About this year’s project:  Lawrenceburg Rotary Club coordinated the effort and did an exemplary job of putting everything together.  Between their own funds, acquiring grants from Rotary International, funds from the Honduran government, and contributions from other District 6760 clubs, monies were raised for the installation of utility poles and power lines to the village and to purchase all of the supplies needed to provide electrical service in each home.   Without the organizational and planning efforts of Jim Johnston, this year’s project would not have happened.

It was also great to have the “grandaddy” of our Honduras involvement, Ronnie Strickland, back with us in Jayacayan.  Ronnie has devoted years to improving the lives of Hondurans and has had a great impact on the entire region.  Just mention “Senor Ronnie” anywhere in Honduras and doors will open! 


Six of us representing Spring Hill Rotary and two representing Franklin Noon Rotary departed Nashville International at 6:00 am on Sunday, February 6, 2011 for our assigned week in the “Jayacayan” community of Southern Honduras, consisting of approximately 55 homes.  Our part of the project was to finish installing electrical services and wiring in the remainder of the homes, which numbered approximately 25 or so.   We arrived, laden with tools, in Tegucigalpa, the capital city of Honduras, shortly after noon.

We picked up our baggage, went through customs, and walked over to Friendship Car Rentals, where Frederico had two 4×4 trucks waiting for us.  It was now time to negotiate the traffic of the Tegucigalpa Highway to the PanAmerican Highway on our 4 hour ride to San Marcos de Colon, where we would be staying for the week.

I will never forget my first visit, arriving in Tegucigalpa.  Hondurans never get in a hurry…. until they get behind the wheel of a car.  Two-lane roads are actually 3-lane roads and the double-yellow lines don’t mean a thing.  They should have saved the paint.

We have been very fortunate over the years to have escaped incident on the roads of Honduras.   There is no such thing as defensive driving here.  Below is a common sight along the highway from Tegucigalpa to Choluteca.

Along the route, you see things that make you laugh.  You see things that make you cry.  You see things that are simply amazing.

It has been said that Honduras is where old school buses come to die.  Not true, they come here for a new life and you will see them everywhere!

After following the Tegucigalpa Highway to San Lorenzo, the Pacific Ocean Port of Honduras, we then pick up the Pan American Highway into Choluteca, continuing to our destination of San Marcos de Colon, a quaint village in the mountains shown below:

Watching the Super Bowl was a concern to a few in our group.  Personally, I could have given a rat’s ass this year.  Not knowing one way or the other, I gambled and said our hotel would have it so we could keep moving.   Although the play-by-play was in Spanish and no funny commericals, our Hotel Barcelona did have the Super Bowl playing when we arrived.  Here is home for the next week:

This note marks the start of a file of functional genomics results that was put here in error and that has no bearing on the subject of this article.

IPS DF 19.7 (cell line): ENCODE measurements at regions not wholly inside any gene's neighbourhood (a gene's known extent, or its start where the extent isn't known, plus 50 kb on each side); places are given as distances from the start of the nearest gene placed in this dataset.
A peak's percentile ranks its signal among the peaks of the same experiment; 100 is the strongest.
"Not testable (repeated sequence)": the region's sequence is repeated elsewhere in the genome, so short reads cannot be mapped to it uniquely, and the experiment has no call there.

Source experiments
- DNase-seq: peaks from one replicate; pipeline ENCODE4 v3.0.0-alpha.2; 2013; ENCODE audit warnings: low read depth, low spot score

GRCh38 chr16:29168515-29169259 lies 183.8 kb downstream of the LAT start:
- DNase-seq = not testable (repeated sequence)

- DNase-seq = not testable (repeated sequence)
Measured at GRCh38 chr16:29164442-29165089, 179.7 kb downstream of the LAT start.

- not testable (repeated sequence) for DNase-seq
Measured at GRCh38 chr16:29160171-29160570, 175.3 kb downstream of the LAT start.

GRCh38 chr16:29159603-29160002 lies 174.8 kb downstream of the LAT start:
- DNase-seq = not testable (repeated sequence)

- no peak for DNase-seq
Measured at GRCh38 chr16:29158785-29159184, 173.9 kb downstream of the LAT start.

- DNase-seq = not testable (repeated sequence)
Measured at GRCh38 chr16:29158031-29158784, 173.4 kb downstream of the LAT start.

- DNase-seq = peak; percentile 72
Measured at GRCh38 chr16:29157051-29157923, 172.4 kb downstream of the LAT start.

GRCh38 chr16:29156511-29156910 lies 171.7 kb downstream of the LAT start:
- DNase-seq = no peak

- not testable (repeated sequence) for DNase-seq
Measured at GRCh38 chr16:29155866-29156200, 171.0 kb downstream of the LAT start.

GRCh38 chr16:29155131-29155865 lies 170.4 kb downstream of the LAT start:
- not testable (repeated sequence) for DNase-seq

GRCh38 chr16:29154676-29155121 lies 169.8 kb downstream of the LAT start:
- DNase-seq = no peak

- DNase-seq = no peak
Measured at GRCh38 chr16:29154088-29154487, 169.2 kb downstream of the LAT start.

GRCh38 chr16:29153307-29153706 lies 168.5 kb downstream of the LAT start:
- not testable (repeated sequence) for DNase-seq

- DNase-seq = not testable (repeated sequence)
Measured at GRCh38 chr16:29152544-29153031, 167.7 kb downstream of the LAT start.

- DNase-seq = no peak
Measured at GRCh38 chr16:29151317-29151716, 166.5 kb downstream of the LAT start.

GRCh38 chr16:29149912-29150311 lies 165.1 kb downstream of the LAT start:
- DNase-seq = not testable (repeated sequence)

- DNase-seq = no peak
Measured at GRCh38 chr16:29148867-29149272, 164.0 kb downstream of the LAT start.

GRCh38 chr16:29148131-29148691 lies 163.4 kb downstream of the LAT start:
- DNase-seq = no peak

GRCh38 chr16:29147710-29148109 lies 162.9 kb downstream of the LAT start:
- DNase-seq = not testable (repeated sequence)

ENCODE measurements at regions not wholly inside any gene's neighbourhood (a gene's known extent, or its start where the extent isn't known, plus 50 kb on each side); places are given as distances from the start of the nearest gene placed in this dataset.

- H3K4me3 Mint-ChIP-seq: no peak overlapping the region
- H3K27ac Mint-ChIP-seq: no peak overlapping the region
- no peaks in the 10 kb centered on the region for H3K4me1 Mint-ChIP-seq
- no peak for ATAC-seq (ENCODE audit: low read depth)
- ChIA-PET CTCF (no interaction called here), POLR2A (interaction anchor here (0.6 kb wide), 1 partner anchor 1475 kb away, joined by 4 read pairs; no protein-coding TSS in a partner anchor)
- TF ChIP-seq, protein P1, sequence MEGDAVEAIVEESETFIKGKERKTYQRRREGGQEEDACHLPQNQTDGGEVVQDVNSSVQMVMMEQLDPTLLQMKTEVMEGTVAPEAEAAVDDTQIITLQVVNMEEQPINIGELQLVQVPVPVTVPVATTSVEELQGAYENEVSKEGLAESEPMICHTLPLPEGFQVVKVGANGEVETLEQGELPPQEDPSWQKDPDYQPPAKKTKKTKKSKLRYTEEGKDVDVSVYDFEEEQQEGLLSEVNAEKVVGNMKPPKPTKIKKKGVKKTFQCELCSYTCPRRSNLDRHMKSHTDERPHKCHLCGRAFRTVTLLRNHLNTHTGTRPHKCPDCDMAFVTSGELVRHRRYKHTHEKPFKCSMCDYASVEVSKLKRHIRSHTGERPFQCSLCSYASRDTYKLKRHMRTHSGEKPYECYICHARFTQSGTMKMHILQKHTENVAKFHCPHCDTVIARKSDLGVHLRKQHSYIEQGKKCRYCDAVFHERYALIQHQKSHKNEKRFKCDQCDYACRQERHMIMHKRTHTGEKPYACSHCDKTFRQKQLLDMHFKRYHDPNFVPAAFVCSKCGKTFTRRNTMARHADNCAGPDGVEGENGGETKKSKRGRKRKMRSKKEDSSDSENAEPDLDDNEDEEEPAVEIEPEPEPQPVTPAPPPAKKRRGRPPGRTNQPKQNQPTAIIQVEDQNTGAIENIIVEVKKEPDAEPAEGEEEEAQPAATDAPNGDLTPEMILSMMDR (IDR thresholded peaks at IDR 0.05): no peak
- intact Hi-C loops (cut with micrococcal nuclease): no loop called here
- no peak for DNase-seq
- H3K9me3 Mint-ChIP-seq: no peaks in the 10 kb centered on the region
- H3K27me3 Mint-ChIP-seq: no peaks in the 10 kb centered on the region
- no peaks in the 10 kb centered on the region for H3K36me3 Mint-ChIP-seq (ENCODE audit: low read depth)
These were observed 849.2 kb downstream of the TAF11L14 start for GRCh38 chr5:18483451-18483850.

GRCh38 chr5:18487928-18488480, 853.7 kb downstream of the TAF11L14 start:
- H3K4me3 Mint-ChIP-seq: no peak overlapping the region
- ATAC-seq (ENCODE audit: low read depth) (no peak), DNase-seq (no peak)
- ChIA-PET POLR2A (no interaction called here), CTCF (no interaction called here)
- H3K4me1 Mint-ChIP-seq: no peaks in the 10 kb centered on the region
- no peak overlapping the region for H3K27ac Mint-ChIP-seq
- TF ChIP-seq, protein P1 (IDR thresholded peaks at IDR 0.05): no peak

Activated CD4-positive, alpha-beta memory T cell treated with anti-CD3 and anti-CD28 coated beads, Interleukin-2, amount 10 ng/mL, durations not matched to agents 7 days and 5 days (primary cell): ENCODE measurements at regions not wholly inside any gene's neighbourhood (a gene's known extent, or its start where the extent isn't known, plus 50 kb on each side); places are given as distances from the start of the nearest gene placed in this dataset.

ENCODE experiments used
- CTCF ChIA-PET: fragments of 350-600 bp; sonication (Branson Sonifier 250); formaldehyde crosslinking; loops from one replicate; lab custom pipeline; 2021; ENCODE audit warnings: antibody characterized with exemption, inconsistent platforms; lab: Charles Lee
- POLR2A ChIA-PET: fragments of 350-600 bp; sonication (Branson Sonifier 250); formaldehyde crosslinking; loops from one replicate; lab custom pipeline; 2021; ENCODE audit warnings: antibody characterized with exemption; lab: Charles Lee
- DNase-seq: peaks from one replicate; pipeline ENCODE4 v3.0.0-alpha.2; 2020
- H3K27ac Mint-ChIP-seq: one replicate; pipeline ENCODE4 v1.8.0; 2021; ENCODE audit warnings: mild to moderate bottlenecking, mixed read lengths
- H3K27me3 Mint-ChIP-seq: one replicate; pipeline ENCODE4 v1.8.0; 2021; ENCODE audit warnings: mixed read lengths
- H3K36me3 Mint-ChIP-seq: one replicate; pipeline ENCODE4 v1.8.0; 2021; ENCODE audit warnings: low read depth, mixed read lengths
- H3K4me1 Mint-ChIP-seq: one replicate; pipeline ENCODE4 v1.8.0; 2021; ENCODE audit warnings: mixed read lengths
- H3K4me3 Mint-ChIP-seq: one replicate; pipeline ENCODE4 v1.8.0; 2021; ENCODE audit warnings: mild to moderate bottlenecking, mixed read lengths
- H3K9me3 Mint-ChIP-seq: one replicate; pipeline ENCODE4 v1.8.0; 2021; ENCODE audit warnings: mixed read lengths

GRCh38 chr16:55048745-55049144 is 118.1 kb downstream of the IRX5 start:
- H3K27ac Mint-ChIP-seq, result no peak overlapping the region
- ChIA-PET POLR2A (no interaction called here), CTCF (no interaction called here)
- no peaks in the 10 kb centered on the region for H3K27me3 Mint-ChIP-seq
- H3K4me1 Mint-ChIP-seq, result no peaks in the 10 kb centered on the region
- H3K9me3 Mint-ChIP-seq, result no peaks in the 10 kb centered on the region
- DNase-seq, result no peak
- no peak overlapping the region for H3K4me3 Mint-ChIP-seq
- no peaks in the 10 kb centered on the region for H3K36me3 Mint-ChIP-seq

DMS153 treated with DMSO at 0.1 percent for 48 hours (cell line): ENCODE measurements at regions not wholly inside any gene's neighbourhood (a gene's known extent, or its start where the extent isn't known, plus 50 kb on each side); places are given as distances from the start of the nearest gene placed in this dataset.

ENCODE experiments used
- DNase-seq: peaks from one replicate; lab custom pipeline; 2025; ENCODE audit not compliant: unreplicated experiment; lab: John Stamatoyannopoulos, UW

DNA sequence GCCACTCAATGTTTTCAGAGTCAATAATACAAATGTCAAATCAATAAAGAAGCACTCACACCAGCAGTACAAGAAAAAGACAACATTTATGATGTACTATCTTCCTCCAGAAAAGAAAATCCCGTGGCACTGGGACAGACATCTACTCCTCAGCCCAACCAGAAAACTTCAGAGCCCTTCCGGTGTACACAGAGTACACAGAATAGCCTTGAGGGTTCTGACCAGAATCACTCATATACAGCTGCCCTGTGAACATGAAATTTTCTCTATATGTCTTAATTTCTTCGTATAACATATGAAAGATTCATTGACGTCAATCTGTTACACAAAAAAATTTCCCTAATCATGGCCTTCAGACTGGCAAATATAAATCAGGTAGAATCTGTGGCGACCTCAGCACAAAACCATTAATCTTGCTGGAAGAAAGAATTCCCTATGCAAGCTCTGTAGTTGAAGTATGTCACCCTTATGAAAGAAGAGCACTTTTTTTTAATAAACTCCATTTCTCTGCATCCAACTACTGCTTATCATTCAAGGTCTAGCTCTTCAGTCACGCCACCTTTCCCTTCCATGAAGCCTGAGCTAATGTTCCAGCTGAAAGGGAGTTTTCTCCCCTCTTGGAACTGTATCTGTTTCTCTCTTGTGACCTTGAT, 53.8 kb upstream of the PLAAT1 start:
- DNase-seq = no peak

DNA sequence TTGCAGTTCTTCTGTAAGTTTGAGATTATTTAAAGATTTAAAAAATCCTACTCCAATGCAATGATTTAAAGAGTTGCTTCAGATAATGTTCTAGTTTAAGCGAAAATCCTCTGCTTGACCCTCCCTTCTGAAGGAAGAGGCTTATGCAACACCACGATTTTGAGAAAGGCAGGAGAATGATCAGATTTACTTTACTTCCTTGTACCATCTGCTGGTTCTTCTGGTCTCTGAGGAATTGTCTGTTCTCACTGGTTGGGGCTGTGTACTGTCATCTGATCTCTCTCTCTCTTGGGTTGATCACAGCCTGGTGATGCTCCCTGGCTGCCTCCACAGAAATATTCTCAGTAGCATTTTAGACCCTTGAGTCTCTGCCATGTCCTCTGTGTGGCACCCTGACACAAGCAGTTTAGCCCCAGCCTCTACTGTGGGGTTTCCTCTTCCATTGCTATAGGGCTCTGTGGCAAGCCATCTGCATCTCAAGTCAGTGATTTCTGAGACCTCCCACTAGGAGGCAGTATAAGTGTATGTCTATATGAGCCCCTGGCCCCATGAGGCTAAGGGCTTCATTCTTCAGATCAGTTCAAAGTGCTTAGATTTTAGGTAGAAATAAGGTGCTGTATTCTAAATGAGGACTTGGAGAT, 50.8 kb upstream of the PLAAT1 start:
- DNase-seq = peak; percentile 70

We were very pleased with our new home away from home!  We were initially concerned about what $15 USD, including tax and breakfast, would get us.  The Hotel Barcelona was a highlight of the trip and I would recommend it to anyone!

Thats it for today.  In the next part, you’ll see about life in Jayacayan!

Nashville New Homes: Assafartay is going to Honduras.

Don’t you just hate it when people call you by a name that you don’t like?   I certainly do. 

On my first mission trip to Honduras many years ago, we were introducing ourselves to a local family, one that has since  become very close to each of us.   Everyone was saying their names slowly and basically playing panamines to get the name across.   Being “Trey”, I picked up the closest food tray and pointed to it.  Little did I know that food tray was an “assafartay” in Choluteca, Honduras.  Damn.  I should have started with “uno, dos ….”

But I didn’t, and that name is used regularly for me in Honduras.  That’s okay, it is great to see the Hondurans get a good laugh!   They are wonderful people and a joy to be around.  I cannot wait to be there again!

About our involvement in the area…. Hurricane Mitch devastated Honduras in 1998.  Friend and fellow Rotarian, Ronnie Strickland, went there on a mission trip and saw where Rotary International could greatly help in the region’s recovery.  Through his Rotary Club in Franklin, TN, he solicited support of Rotary International along with other clubs in Middle Tennessee and Northern Alabama.  The primary focus has been to bring electricity and clean drinking water to remote villages. 

The project has grown every year, and is currently coordinated by the Lawrenceburg Rotary Club.  Each year, we focus on a new village consisting of 50-80 homes, or approximately 500 residents.   Hundreds of thousands of dollars have been spent on these projects, all through donations and matching grants from Rotary International.   Different clubs send volunteers for a week until the project is complete.  Our week is February 6th.